Though Umbria has been known as “the next Tuscany” for decades, this small region in the center of Italy has managed to dodge the bullet of tourist crowds and skyrocketing prices that Tuscany-level name recognition and cachet can bring. Despite equally beautiful countryside, Instagram-ready hill towns, excellent wine and traditional cuisine, and a wealth of art and culture, Umbria hovers just under the radar for most of the world, which is good news for those thinking of moving here.
Set about halfway between Rome and Florence, Umbria is ideal for those who want the leisurely pace and human connection of living in a predominantly rural area while still remaining within striking distance of major cities and their international airports.
If you are considering putting down roots in Italy’s “green heart”, here are some parameters to calculate monthly living expenses for two adults. Taking into account everything from housing to local food festivals, you’ll find that a couple can get by in Umbria on as little as €2,000 a month, and live well with a monthly budget of €2,500.
Housing Costs in Umbria
Though housing in Umbria isn’t as rock-bottom cheap as more remote regions like Basilicata or Abruzzo, with a bit of patience you can find deals both on the real estate and rental markets.
Keep in mind that there are a wide range of housing options in Umbria, which makes it easier to find a home to rent or purchase that suits your budget, from “top shelf” to “penny pinching”.
The most expensive homes to purchase are generally restored farmhouses that include a pool, significant parcel of land, often an olive grove or small vineyard, and a view from a scenic hilltop perch. The closer you get to hill towns like Assisi, Todi, or Spoleto, the more expensive these run, quickly pushing past the €1,000,000 mark.
If you would like to purchase a home on a more modest budget, opt for an apartment in the center of a small village, especially one that does not attract much tourism. In this case, you can find a historic 2-bedroom apartment or townhouse for less than €100,000 (or half that, if the property needs extensive restoration). You’ll find that listing prices go up significantly in towns where there is a market for short-term rentals (i.e. vacation rentals or student housing), so apartments and townhouses in touristy Assisi or the university town of Perugia begin at about €200,000.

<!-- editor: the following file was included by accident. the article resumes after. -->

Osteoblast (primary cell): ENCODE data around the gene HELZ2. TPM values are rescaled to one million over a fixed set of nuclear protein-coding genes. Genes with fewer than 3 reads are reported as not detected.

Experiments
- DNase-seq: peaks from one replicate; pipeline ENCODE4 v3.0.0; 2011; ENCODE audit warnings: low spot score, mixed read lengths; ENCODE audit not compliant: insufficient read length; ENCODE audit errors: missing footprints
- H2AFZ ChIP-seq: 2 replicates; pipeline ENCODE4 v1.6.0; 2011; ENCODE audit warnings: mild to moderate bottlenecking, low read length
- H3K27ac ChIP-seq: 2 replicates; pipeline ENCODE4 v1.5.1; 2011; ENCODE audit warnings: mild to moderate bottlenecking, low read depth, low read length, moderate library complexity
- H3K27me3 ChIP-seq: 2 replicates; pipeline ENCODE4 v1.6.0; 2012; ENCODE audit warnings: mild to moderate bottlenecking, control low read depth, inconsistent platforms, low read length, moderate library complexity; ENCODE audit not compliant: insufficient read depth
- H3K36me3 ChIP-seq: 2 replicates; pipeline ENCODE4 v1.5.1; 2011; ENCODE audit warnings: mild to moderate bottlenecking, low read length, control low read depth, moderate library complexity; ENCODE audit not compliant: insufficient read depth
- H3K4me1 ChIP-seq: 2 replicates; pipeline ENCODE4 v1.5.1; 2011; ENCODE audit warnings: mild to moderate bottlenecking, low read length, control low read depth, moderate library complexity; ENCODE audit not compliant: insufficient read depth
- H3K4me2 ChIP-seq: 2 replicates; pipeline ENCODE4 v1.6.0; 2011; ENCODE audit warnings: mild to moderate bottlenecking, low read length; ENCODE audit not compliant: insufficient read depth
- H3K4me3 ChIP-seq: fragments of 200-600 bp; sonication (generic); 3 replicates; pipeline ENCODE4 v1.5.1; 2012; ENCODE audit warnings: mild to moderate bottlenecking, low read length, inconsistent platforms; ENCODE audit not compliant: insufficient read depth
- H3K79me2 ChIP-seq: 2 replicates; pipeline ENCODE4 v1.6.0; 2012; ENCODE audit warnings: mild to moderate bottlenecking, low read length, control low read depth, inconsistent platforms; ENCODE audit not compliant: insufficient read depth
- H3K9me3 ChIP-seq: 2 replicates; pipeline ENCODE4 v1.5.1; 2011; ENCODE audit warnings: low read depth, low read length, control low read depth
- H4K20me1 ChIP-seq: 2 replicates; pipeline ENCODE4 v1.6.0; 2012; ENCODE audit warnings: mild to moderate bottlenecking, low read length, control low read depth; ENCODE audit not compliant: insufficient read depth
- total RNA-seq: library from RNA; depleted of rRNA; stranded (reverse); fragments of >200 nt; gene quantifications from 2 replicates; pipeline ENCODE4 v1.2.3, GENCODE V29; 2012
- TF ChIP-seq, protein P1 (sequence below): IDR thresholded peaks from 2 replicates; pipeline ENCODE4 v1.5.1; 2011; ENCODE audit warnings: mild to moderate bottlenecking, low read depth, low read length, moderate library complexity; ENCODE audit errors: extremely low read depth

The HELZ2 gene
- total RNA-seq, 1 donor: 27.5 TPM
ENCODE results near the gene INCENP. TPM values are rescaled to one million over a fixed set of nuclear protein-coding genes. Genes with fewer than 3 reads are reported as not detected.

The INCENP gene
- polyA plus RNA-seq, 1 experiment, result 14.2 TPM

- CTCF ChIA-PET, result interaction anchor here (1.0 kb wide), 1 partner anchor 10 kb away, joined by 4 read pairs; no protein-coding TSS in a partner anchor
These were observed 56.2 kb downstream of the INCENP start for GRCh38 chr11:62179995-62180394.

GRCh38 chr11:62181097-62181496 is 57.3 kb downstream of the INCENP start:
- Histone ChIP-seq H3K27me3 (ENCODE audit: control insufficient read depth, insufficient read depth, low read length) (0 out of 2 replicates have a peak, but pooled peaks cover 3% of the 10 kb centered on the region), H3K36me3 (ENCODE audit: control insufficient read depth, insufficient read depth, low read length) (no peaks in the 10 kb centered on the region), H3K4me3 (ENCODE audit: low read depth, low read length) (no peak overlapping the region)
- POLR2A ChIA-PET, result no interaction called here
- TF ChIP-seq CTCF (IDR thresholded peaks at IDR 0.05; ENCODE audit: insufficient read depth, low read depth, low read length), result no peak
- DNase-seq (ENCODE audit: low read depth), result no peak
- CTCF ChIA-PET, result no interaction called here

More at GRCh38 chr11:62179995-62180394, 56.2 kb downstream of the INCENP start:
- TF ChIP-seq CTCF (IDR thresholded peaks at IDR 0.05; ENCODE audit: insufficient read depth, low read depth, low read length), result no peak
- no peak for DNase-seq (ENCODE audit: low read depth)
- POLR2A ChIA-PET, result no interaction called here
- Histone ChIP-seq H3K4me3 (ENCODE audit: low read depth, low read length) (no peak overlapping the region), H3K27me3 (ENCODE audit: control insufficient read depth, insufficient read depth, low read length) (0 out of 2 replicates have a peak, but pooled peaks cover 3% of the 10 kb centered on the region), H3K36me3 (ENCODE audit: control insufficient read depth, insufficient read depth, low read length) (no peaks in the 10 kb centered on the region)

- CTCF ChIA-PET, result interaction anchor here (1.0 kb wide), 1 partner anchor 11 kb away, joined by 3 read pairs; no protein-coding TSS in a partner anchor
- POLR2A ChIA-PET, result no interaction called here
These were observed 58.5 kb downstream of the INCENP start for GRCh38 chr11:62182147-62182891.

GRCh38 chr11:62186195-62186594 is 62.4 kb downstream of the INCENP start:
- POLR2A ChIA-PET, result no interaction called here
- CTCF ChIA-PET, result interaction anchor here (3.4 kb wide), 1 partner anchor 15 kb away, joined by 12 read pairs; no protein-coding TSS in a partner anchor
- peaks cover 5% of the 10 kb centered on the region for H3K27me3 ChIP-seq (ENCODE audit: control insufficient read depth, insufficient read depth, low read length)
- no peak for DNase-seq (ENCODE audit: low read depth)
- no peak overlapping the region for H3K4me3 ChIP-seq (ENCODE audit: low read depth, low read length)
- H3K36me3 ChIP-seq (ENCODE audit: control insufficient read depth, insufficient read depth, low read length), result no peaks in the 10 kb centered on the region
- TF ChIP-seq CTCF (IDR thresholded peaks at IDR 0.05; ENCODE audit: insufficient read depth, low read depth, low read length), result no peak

A note: when purchasing a home, pay close attention to the quality of its insulation and heating system, as one of the most daunting expenses in Umbria is often the cost of heat through the winter.
If you are not ready to commit to purchasing a home, renting is an excellent alternative, though there are fewer options for long-term rentals of entire homes in the countryside. Instead, you’ll find a wide range of apartments and townhouses to rent everywhere from Umbria’s elegant provincial capital of Perugia—expect to pay between €800 and €1,000 month for a spacious apartment in the historic center, or from €400 in the less charming but more economical suburbs—to the smattering of tiny hamlets in hill towns across the region, where a two-bedroom apartment can be found for as little at €250.
Unfurnished apartments (meaning that there is no kitchen) can be found for a slightly lower monthly rent, but you will have to shell out anywhere from around €1,000 to several thousand euros for a kitchen and other basic furnishings (light fixtures and bathroom cabinets are often no included in unfurnished apartments, for example). Semi-furnished apartments with a kitchen, washing machine, and finished bathroom can be slightly more expensive, but there is no hassle with having to install cabinets or appliances.
A note: though rentals are more expensive in larger towns, you can also get by without a car in the center of Perugia or other towns with shops, pharmacies, and other essential services within walking distance. Maintaining a car in Italy can be quite costly, as we’ll see below.
Like this article? Don't miss "How Much Does it Cost to Live in Italy: Abruzzo"
Monthly Utility Costs in Umbria